What role have Christians played in the #BlackLivesMatter movement in St. Louis, and what lessons have they learned? This panel discussion at the Urbana Missions Conference brought together black and white faith leaders to reflect on these movements and gave an opportunity to a packed theater of attendees to ask questions.
From Dec 27 – Jan 1, volunteers with our network of early career Christian academics are liveblogging seminars at the Urbana conference, a mission-focused student gathering of 16,000 Christians from across North America and the world. This post was co-written by Nina Thomas and Galina Pylypiv. Photos are by Galina.
Michelle Higgins is the director of worship and outreach at South City Church. She is a St. Louis native and is actively engaged in the #BlackLivesMatter movement through participation in civil disobedience, leadership development, logistics, and administrative support in both sacred and secular spaces. Michelle holds an MDiv at Covenant Theological Seminary. She is a proud supporter of local activism groups MCU (Metropolitan Congregations United), MORE (Missourians Organizing for Reform and Empowerment) and OBS (the Organization for Black Struggle), through which she has learned a great deal about collaboration and solidarity. Michelle is also the director of Faith for Justice, a Christian advocacy group and serves as an organizer for the Leadership Development Resource Weekend (LDR Weekend), an annual gathering founded to address the core concerns of dignity, identity, and significance for people of color.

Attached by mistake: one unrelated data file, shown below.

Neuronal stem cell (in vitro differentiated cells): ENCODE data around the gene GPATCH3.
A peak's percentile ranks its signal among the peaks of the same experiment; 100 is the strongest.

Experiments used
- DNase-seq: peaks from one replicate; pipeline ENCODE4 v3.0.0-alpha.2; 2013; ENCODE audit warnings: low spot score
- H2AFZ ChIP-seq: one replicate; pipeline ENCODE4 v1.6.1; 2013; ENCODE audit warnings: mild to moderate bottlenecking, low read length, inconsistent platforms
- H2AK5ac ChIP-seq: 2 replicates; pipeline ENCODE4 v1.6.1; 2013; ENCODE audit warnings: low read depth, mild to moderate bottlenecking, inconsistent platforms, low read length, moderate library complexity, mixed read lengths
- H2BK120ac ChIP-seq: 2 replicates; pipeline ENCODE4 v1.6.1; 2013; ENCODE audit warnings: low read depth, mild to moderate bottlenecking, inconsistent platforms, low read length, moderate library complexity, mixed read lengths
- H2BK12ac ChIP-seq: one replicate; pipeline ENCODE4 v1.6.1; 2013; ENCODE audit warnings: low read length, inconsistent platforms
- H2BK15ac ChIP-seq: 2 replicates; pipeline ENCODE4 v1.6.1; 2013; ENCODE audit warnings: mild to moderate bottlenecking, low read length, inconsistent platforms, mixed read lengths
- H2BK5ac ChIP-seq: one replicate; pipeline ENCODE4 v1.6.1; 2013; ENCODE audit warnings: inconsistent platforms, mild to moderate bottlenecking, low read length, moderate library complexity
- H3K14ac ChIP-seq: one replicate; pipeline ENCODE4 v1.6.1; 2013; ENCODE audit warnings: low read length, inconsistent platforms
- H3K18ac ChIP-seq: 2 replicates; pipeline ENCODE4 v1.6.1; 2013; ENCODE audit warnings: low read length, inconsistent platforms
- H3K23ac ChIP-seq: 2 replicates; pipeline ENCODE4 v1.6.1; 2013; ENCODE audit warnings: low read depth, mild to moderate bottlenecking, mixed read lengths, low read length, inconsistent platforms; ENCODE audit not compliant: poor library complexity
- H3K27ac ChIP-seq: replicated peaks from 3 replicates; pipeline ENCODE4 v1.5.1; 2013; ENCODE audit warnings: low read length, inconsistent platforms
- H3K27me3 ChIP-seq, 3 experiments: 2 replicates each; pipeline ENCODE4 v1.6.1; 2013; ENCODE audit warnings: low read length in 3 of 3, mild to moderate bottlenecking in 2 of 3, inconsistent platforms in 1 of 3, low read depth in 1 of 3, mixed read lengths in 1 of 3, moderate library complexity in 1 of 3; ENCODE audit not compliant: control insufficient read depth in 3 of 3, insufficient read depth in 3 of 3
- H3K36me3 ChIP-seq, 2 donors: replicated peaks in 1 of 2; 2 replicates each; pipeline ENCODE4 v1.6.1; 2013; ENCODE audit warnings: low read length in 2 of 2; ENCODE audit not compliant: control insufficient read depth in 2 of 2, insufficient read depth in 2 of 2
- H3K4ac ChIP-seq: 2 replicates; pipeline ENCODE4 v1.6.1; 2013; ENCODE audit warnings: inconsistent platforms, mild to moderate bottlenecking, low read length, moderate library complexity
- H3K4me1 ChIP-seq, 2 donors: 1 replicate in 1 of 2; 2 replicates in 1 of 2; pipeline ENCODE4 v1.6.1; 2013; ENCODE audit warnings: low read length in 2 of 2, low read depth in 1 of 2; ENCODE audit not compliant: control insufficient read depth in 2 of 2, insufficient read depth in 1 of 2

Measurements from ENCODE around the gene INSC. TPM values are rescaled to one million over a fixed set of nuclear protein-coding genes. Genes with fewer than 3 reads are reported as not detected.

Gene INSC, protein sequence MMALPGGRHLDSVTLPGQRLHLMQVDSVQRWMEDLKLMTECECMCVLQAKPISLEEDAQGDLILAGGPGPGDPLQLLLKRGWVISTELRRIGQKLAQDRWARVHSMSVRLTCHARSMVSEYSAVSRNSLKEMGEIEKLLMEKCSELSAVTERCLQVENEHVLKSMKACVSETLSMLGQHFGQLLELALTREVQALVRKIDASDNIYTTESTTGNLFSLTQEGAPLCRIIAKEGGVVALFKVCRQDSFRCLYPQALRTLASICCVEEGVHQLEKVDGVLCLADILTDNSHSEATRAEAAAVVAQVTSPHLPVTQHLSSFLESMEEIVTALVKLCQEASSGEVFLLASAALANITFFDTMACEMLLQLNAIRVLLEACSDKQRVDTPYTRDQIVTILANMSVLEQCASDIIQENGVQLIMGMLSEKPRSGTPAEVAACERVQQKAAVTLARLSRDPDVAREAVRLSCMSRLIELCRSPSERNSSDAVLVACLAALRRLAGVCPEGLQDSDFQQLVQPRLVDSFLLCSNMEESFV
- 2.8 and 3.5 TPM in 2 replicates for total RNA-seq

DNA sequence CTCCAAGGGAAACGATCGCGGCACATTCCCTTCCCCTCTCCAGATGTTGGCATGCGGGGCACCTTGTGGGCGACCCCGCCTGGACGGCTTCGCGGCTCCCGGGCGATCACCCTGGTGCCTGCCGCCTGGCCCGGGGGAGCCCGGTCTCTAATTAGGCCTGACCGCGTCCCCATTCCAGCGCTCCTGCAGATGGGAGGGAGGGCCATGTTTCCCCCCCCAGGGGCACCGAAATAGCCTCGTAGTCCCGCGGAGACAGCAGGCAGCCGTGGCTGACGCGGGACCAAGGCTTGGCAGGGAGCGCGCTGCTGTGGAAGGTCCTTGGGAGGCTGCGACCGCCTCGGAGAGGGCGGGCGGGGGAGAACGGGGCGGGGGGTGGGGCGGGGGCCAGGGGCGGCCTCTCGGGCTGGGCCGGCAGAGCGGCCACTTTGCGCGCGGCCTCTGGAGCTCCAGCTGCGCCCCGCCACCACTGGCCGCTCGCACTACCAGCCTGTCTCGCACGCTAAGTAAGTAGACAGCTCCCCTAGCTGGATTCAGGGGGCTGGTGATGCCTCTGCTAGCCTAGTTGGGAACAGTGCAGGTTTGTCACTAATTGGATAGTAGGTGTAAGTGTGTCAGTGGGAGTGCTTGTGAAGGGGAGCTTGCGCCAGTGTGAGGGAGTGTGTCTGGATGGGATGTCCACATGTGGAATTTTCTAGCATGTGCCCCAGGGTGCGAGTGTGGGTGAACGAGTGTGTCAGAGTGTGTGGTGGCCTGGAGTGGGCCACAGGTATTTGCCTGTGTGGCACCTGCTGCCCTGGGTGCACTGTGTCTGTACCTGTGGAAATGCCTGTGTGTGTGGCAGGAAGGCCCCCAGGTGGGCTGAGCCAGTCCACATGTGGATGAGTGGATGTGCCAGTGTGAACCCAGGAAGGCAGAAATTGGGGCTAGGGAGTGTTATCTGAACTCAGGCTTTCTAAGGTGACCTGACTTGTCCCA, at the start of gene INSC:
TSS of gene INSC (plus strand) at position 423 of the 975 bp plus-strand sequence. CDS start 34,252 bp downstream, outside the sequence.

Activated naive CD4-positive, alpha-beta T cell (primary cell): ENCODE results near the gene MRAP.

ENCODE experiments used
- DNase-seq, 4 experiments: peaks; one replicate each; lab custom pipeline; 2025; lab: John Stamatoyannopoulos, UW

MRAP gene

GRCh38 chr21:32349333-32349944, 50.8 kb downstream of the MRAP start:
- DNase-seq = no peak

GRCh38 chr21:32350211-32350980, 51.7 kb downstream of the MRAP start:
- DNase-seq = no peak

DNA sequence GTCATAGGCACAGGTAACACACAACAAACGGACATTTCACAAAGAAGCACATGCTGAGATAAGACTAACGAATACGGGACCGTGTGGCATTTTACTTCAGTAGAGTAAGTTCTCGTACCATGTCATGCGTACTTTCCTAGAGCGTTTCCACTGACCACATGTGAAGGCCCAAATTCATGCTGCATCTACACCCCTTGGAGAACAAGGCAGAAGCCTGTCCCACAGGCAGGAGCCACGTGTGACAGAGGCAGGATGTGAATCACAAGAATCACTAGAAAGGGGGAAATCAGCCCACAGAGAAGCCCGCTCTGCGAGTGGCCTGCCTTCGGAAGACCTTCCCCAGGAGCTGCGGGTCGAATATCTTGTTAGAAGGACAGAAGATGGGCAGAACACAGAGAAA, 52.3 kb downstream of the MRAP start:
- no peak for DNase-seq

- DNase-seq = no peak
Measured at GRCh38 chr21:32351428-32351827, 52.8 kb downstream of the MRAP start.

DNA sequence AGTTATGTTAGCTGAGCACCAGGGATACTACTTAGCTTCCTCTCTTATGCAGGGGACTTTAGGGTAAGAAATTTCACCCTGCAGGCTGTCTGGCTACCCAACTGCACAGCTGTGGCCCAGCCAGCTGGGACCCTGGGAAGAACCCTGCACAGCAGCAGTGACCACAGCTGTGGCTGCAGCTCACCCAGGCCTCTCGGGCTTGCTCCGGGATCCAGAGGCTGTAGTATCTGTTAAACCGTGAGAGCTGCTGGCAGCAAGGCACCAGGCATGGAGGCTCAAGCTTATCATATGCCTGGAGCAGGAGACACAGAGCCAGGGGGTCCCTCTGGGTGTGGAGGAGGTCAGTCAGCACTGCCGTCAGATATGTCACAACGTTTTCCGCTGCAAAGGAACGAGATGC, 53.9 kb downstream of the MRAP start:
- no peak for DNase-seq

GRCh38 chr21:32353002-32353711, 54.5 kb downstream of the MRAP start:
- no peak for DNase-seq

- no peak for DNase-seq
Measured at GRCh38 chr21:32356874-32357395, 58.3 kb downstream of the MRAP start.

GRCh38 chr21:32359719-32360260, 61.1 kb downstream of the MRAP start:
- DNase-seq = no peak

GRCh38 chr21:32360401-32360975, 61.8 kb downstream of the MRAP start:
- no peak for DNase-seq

Howie Meloch, who has lived in St. Louis since 1997, is the InterVarsity Associate Regional Director in the Central Region. He is also a co-founder of Faith for Justice.
Karen Anderson, a Webster Interdenominational Theological Center graduate, lives in St. Louis, Missouri and is a pastor at The Interdenominational Theological Center.
Mike Higgins has pastored South City Church since 2012. He attended Covenant Seminary and earned his MDiv in 1996. He served as PCA pastor in Chattanooga, Tennessee and Atlanta, Georgia. He was also an army chaplain (COL) assigned to the Pentagon. In 2012, he earned his DMin from Covenant Seminary with a focus on “Experience of African American Church Planters in the PCA,” and he’s now the dean of students there.
Michelle opens the session by encouraging the audience to sit near each other because we’re family. She shares where we’ve been and where we’re going. #BlackLivesMatter didn’t start in Ferguson, MO but have provided lessons that have a deep impact because they happen on our soil. Events of this nature help to break indifference and non-activism. Michelle invites the audience to learn lessons from these events before they become a reality in our cities.